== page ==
This August, we partnered up with one of the most popular local music festivals, Jam in Jubilee, and our mutual friends at CIVL Radio, to produce a weekly zine. There were interviews with local bands and other festival-friendly content. We’re including some short excerpts here, but you can also read each of the four mini magazines in full at the links below.
Don’t forget to mark this free concert series on next year’s calendar.
No oohs and ahs added:
Adrian Teacher and the Subs
Alex: In much of punk music, the dominant emotion is anger. With your record, it’s less angry and more analytical, introspective. Is there a philosophy behind that, or is that just what comes naturally to you?
Adrian: This record is more overtly political … The songs on the record are kind of looking at what’s happening to Vancouver and what’s happening to the environment, what’s happening all around. And I don’t know. Yeah. It sort of just came out that way.
Alex: Who are your influences?
Adrian: Influences like Buddy Holly, garage rock, blues, Bob Dylan, Joni Mitchell, and all that stuff. I have this pretty voracious musical appetite. … I don’t really dislike anything unless it’s not honest.
“It’s the singing!”
The Lonesome Town Painters’ Angelo Eidse on bluegrass
Alex: Where does [your] name come from?
Angelo: I guess it comes from this whole idea of “paint the town red.” … We were doing this song, and somebody said, “Y’know, how about the guy who’s painting the town?” What if we’re the Town Painters, the guys who were going out, staying up late, playing in bars, getting drunk and causing trouble and that kind of thing?
Another theme in bluegrass music is lonesomeness; they call bluegrass the high, lonesome sound. … These guys, who are out painting the town, they end up lonesome because they lose their relationships and things of value based on their lifestyle. And thus was born the Lonesome Town Painters.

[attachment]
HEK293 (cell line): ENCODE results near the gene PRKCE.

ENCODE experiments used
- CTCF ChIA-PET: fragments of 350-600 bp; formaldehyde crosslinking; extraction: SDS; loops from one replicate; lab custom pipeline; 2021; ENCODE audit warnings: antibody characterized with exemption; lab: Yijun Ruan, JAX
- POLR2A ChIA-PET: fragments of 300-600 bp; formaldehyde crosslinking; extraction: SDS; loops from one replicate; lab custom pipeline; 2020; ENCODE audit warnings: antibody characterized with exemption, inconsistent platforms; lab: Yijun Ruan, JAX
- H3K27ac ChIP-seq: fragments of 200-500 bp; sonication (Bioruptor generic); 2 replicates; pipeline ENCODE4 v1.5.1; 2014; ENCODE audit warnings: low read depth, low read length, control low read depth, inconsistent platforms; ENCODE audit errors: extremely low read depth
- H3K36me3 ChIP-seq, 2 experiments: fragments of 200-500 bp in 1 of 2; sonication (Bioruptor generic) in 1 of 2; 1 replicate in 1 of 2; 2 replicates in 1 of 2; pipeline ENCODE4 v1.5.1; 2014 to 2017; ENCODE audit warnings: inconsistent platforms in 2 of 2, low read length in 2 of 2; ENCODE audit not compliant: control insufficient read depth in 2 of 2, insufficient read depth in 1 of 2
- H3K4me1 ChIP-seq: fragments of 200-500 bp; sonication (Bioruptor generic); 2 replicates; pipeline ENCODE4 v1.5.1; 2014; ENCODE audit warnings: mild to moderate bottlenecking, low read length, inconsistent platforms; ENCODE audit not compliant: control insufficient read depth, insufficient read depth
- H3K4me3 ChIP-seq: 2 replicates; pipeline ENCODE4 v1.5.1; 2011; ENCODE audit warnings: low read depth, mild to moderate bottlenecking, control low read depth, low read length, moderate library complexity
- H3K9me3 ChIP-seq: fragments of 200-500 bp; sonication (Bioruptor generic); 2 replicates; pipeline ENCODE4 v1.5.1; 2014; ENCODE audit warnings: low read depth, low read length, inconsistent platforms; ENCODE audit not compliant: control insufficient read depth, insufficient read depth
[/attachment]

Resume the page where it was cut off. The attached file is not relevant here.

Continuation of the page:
Alex: What about bluegrass makes you want to make bluegrass?
Angelo: It’s the singing! There’s just something about the way the singing comes together; when you have a three-part harmony, that’s the stuff that raises the hair on my arms.
I came from this Mennonite church background — I never appreciated it as a kid, I thought it was lame, you know — and you’d have a congregation … singing in perfect harmony. I guess it must have left some kind of deep imprint on me.
Jenny Banai talks inspiration and simplicity
Alex: A lot of the tags and descriptions you have for your music use the word “inspirational.” What’s that all about?
Jenny: Being a musician is funny because people want to put you in a box all the time and try to define you, genre-wise. I would say my songs are inspirational in the sense that I didn’t really know I would write songs until I sat and played guitar and sang. A lot of the songs come through prayer, and just feeling close to God and responding through poems and utterances.
Alex: Your music is simple in the sense that it’s calm. Are you drawn to calmness? Why does that kind of song come out of you?
Jenny: I do enjoy rather chaotic sounds sometimes, and I appreciate other people’s creative expressions. But when it comes to me writing music, I find melody is something that I really pay attention to and tends to come easily to me. I guess my voice has a more calming, melodic sound.
Hey Teen Daze,
you from around here? Come here often?
Teen Daze, aka Jamison, is a musician/songwriter/producer from the Fraser Valley, and is fresh off a cross-Canada house show tour.
Alex: How important is positivity in music? Does negativity have a place?
Jamison: A lot of my music in the past has dealt with trying to find the positivity in the negative, but the older I get, the less inclined I feel to express that positivity. I like to keep the music as melodic and positive-sounding as possible, while sneaking in a lot of lyrics about depression, cynicism, and world-weariness.
Alex: Your songs tend to refer, conceptually, to places in terms of being home or away from home. What is home? How does being on tour affect your relationship with / concept of home?
Jamison: I moved at a crucial time in my life from the Fraser Valley to a small town in rural Manitoba … at the age of 13. I think because I moved at such a formative time, my concept of home got really skewed: I would always think about BC as home, but any time I’d come back to visit, it was obvious that my friends were moving on with their lives. That feeling of home was something I really wrestled with throughout my 20s. I’ve learned that your community, but socially and just geographically, will inform a concept of home.
Image from Jam in Jubilee by Brittany Cardinal